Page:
In the early morning hours of June 20, 2011, news broke that “Jackass” star Ryan Dunn had died in a horrifying car accident, losing control of his Porsche at 110 miles per hour, flying 40 feet through the trees before crashing and bursting into flames. They were only able to identify him by his tattoos. He was 34.
There was an outpouring of mourning and support from fans to Dunn’s friends and family almost immediately after the news broke. A few hours after the initial reports, Roger Ebert tweeted the above tweet about the incident, which lead to a near instantaneous reaction from the Twittersphere. Many claimed the tweet was insensitive and ill-timed, a claim that I agree with, to an extent.
In the case of a death of anyone, people who are mourning are often looking for answers and support. I know from the moment I heard the news, I went into “Celebrity Death Obsession Mode,” reading articles and reactions anywhere I could find them. I’m sure the people closest to him were doing the exact same thing. So when something like what Ebert tweeted shows up, friends and family aren’t going to take too kindly to it, a reaction that was personified by Bam Margera, Dunn’s closest friend. In a two-part tweet, Bam said:
I just lost my best friend, I have been crying hysterically for a full day and piece of sh__ roger ebert has the gall to put in his 2 cents [a]bout a jackass drunk driving and his is one, f__k you! Millions of people are crying right now, shut your fat f__king mouth!
The pure sadness and anger that is evident in Bam’s tweets show just how much friends and family were hurting, and with the news so fresh to everyone, trying to impose moral lessons is completely inappropriate. Allow the grieving process to begin first, and then feel free to play Aesop.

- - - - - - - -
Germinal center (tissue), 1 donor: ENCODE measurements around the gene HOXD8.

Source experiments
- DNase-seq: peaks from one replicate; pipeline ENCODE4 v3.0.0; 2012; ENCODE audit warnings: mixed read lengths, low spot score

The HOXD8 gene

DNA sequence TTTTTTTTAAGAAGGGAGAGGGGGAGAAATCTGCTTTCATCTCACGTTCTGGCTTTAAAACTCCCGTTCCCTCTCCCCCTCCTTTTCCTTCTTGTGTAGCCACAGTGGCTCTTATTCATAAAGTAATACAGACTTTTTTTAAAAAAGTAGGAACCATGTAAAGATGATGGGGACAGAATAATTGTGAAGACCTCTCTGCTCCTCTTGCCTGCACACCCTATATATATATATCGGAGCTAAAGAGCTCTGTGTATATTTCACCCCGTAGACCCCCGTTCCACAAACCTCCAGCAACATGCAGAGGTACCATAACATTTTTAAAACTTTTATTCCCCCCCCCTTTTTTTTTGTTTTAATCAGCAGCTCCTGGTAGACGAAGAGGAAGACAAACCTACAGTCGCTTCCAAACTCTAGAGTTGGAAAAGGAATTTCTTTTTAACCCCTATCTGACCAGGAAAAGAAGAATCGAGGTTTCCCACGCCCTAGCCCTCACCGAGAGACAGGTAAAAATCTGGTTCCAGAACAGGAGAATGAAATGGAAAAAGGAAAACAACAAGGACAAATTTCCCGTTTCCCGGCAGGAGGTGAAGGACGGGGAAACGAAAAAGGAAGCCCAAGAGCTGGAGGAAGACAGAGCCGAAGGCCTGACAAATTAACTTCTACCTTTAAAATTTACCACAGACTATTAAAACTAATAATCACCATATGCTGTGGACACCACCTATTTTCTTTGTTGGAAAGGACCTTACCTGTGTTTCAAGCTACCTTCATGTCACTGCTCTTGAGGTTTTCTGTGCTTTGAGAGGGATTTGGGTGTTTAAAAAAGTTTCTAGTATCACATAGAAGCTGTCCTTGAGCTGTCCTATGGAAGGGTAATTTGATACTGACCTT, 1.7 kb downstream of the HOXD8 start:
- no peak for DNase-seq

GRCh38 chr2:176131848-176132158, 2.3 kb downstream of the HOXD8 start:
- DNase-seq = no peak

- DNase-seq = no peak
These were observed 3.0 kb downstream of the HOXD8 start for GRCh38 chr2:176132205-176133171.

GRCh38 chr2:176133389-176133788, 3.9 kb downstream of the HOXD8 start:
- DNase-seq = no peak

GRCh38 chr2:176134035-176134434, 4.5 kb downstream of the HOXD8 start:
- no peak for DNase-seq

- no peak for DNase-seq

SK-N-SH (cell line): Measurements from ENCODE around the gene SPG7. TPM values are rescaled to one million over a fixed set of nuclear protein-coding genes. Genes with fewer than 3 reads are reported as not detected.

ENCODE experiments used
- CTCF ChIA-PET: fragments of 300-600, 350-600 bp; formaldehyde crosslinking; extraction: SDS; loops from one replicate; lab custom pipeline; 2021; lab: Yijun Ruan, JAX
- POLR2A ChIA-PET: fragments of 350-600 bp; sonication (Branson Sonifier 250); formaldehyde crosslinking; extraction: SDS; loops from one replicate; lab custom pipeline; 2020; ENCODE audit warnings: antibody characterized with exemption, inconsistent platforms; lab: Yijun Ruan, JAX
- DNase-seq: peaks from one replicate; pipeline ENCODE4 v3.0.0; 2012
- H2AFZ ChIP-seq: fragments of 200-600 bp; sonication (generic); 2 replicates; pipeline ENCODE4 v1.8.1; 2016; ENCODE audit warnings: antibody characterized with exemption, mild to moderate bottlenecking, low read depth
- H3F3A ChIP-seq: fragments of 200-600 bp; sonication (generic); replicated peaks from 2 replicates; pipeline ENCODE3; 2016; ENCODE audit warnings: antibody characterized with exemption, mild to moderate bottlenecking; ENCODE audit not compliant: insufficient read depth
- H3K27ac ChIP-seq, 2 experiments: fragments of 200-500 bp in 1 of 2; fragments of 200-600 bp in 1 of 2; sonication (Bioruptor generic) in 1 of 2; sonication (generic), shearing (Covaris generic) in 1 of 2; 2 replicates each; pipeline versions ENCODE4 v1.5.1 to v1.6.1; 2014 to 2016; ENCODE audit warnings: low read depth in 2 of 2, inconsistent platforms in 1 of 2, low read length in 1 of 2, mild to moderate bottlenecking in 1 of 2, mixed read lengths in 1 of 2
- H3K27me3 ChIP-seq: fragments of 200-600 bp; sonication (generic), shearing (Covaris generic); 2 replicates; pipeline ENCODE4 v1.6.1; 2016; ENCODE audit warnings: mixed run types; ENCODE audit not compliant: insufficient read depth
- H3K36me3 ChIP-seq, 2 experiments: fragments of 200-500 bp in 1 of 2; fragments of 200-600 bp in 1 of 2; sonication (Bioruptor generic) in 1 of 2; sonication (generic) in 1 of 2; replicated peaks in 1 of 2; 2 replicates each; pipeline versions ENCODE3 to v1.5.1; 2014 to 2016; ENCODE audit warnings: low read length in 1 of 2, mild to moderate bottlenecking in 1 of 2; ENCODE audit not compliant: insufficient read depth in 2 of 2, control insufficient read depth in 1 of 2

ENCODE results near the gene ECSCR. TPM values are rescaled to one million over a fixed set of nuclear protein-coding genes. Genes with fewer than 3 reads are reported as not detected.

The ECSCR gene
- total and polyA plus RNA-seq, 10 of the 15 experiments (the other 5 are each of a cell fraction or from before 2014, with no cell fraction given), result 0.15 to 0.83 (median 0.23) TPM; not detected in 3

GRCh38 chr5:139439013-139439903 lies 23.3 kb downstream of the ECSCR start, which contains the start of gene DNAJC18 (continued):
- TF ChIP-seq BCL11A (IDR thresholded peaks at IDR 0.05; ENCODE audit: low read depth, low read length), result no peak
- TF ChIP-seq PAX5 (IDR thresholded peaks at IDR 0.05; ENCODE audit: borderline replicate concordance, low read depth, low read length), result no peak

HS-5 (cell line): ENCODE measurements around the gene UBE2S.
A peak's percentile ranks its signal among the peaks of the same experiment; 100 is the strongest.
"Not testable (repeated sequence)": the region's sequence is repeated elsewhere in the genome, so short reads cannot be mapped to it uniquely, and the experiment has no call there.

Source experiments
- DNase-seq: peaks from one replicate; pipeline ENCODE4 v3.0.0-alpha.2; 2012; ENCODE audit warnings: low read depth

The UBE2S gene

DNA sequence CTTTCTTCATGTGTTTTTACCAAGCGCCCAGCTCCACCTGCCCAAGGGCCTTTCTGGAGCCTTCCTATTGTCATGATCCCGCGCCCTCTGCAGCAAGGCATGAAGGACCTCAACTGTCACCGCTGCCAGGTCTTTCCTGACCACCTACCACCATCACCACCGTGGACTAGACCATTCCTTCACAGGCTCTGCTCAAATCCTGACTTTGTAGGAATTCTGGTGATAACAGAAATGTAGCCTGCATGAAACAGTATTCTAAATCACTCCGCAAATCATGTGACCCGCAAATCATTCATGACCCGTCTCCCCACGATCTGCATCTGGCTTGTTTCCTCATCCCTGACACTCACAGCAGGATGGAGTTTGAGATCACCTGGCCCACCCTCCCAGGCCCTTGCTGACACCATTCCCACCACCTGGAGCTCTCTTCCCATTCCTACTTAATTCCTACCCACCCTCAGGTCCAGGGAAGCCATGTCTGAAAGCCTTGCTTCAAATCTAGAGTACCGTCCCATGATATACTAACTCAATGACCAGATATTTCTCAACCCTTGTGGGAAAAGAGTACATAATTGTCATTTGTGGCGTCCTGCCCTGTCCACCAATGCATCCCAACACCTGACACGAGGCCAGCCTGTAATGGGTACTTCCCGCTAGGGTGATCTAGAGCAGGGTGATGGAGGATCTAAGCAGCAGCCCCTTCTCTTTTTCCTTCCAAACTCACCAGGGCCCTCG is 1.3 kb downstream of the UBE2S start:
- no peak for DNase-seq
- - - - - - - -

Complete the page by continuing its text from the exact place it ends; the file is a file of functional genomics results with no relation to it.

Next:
Ebert has since defended his tweet, saying that he didn’t mean to call Dunn a “jackass,” but instead was using “Twitter shorthand” to “[refer] to his association with ‘Jackass.’” But all he was doing with his explanation is exacerbate the problem. By saying “this is why I did this” and not apologizing and admitting that, perhaps, he was a bit rash in the tweet, he is only adding fuel to the flames.
The people don’t want an explanation. They want solace.
All day yesterday, I was wondering why the tweet bothered me, and someone pointed it out in the comments of the Ebert post from today:
You’re full of it Roger. If you had been referring to the show Jackass you would have capitalized the J. You spoke from a place of cynicism and hate in a time when a lot of people were looking for answers and support.
That’s exactly it. If the tweet had read, “Friends don’t let Jackasses drink and drive,” the reference to the franchise would have been more obvious.
I believe Roger Ebert is a smart man. He’s a writer, a person who knows how to use words to their maximum impact, and a simple capitalization error–whether it’s really an error or not–caused an enormous uproar. It would be akin to, if someone broke into Ebert’s house and murdered him, someone tweeting, “Two thumbs down for Roger Ebert’s home security system.” It’s tasteless.
If the original tweet had included a positive, specific reference to Ryan Dunn, such as, “Friends don’t let Jackasses drink and drive. Rest in peace, Ryan Dunn,” it would have lessened the blow while still getting the point across. But in the immediate aftermath of such devastating news, maybe it’s not the time to be making a point.
Despite all of this, Ryan Dunn was one of my favorite Jackasses. His humor and love for life will live on with everyone he has encountered, and as far as celebrity deaths go, bursting into flame in his Porsche could not have been a better fit.
The world will miss you, Dunn. “Jackass” will never be the same.